When the Los Angeles Lakers hired Luke Walton as their new head coach following their dismissal of Byron Scott, many wondered how the relatively inexperienced head coach would have the team play. As Golden State Warriors head coach Steve Kerr pointed out upon Walton's hiring, he may plan to bring his former team's style of play with him, but Walton will have to leave Drayond Green, Stephen Curry, and the rest of the players that make it so effective behind when he leaves for Los Angeles.
Walton will still likely utilize some of the small ball tactics that are such a large part of what makes the Warriors so dangerous, but how often and for how long remains an open question. In a feature story on Draymond Green in Paul Flannery's always excellent "Sunday Shootaround," Walton shared some of his thoughts on the style of play and how it can be just as dangerous for the team using it as the opponent if not deployed cautiously
"It's really physically draining to guard bigger people," assistant coach Luke Walton said. "If it's a true center we don't want to do it for too long because Draymond's already playing 40 minutes as it is. If we have him wrestling with someone bigger than he is for a lot of the time we're wearing him down too much. We know how potent our small lineup is, but we try to use it in spurts to take advantage of them."
The Warriors' "death lineup" featuring Green at center may light teams on fire offensively, but Walton is right to note that it is able to outscore their opponents so effectively because of Green's ability to defend centers effectively. Green is one of the best in the league at this tactic, but to grapple down low with a larger player all game would be taxing.
The Lakers (and 28 other teams) don't have a player like Green on their roster. Julius Randle may be hoping Walton can help him develop along Draymond's path, but he is not close to that level defensively yet. Could the Lakers downsize in limited minutes anyway?
If they do, it will likely be with Larry Nance, Jr. playing the role of undersized center alongside Randle, but the two will both have to improve defensively in order to be used more together. Randle and Nance, Jr. allowed opponents to shoot 56.3 and 57.4 percent at the rim last season, respectively, figures that will have to tick downwards in order to not hemorrhage as many points as they can hope to score. Just for comparison, opposing teams shot just 46.6 percent at the rim against Green. The Lakers young power forwards have a long way to go.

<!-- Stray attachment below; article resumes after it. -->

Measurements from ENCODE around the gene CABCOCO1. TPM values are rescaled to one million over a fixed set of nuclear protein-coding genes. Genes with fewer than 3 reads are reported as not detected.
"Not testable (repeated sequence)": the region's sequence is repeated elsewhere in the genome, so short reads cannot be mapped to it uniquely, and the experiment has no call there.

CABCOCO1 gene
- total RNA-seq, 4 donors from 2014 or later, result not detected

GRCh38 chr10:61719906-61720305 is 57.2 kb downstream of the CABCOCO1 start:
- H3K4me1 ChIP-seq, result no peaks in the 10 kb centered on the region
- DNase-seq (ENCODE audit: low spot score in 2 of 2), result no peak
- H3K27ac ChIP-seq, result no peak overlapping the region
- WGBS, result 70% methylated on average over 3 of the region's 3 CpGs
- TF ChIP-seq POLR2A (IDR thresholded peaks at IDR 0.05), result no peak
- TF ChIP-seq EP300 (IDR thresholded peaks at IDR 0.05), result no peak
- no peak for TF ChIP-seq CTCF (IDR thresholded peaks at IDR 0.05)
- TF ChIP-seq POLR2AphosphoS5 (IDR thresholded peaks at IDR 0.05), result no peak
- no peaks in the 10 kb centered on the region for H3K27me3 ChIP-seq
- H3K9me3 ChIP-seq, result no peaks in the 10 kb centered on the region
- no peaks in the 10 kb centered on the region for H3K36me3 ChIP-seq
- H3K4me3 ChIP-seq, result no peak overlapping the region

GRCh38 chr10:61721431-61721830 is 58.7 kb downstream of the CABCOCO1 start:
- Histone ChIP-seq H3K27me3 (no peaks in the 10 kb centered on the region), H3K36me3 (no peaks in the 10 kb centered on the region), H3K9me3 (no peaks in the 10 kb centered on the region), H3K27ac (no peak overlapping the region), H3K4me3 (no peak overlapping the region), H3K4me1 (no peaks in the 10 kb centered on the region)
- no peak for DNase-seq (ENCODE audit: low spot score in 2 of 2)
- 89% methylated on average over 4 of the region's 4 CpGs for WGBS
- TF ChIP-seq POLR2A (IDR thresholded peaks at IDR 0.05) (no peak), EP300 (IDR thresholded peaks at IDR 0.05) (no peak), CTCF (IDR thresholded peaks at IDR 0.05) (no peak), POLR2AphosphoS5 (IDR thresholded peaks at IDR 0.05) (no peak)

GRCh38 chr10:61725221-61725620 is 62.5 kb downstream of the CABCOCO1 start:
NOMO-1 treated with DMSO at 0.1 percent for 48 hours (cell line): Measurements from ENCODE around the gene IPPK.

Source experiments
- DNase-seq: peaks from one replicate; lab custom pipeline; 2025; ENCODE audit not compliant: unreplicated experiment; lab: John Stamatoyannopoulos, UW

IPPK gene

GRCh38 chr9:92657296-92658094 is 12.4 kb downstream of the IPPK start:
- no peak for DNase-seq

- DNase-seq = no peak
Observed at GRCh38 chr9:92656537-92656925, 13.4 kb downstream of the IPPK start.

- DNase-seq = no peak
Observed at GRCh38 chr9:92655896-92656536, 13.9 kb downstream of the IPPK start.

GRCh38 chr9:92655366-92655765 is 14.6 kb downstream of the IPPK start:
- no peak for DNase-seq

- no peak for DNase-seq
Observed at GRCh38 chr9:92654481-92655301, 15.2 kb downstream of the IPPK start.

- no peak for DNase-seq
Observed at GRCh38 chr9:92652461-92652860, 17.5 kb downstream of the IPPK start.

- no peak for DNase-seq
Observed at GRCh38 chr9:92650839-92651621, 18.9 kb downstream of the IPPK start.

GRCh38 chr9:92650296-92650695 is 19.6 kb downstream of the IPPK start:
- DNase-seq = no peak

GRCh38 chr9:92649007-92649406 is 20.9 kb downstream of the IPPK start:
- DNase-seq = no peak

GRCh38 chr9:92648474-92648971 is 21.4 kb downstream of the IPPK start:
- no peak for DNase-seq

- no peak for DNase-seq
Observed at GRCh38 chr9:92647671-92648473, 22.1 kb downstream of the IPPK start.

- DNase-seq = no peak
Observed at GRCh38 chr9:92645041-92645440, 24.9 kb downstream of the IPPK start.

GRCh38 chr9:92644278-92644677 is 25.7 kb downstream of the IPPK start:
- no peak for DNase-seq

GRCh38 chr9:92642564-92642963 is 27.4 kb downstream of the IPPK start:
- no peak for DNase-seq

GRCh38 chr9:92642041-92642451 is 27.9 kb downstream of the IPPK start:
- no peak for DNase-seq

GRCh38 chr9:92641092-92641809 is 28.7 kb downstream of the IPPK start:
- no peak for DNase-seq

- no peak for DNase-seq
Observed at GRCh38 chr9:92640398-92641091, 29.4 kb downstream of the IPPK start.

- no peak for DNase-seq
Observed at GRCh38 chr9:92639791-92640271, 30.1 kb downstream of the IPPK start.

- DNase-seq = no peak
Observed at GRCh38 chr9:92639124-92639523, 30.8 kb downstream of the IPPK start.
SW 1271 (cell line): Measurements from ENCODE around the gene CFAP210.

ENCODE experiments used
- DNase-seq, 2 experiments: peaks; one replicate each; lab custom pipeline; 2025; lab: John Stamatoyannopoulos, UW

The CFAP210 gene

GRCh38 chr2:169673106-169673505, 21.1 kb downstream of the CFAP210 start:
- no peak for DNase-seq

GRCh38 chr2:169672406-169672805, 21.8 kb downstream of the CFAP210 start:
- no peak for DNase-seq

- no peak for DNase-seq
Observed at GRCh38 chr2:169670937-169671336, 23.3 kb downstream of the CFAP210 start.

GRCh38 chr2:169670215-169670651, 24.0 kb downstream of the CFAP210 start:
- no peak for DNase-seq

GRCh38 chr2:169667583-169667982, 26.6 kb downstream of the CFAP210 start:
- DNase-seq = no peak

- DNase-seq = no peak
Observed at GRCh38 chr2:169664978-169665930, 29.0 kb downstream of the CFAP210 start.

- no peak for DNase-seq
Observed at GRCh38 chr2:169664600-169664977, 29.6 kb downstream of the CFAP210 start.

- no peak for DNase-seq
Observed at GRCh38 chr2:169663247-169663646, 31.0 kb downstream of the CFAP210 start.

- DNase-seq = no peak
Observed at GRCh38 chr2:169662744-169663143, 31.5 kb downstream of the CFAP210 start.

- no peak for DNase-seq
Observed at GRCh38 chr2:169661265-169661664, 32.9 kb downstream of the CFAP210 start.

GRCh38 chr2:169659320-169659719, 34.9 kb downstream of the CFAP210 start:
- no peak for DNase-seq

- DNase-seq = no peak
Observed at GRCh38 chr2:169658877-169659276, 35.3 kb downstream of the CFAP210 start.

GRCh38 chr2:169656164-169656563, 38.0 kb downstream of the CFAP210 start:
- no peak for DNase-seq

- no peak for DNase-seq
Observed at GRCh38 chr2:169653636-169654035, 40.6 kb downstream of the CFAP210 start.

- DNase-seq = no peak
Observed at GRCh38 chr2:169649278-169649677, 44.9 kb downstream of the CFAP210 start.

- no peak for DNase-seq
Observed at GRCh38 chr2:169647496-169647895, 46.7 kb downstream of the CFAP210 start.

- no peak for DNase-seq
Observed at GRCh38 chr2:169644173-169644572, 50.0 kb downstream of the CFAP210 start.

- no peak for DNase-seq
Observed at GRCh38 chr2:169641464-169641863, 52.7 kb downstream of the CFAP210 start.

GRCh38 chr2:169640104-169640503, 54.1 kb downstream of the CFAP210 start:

Even with these issues, lineups featuring Randle and Nance, Jr. playing alongside each other outscored opponents by 4.3 points per 100 possessions last season, according to NBA.com. That pairing played an extremely small sample size of 125 minutes last season, but Nance, Jr.'s ability to space the floor a bit from mid-range could make it playable in the types of small stints Walton describes. Nance, Jr. shot 40.3 percent from 16-24 feet last season, which is competent enough that defenses will have to stay near him and stretch themselves out, even if it won't have quite the same effect as Green's capable three-point shooting unless Walton has Nance, Jr. extend his range a bit.
All of this is fun to speculate on for now, but we won't have any real answers for how the pairing looks under their new coach until Las Vegas Summer League in July at the earliest. Still, it's interesting to hear Walton's philosophy on going small while we wait.
Alls stats per NBA.com. You can follow this author on Twitter at @hmfaigen.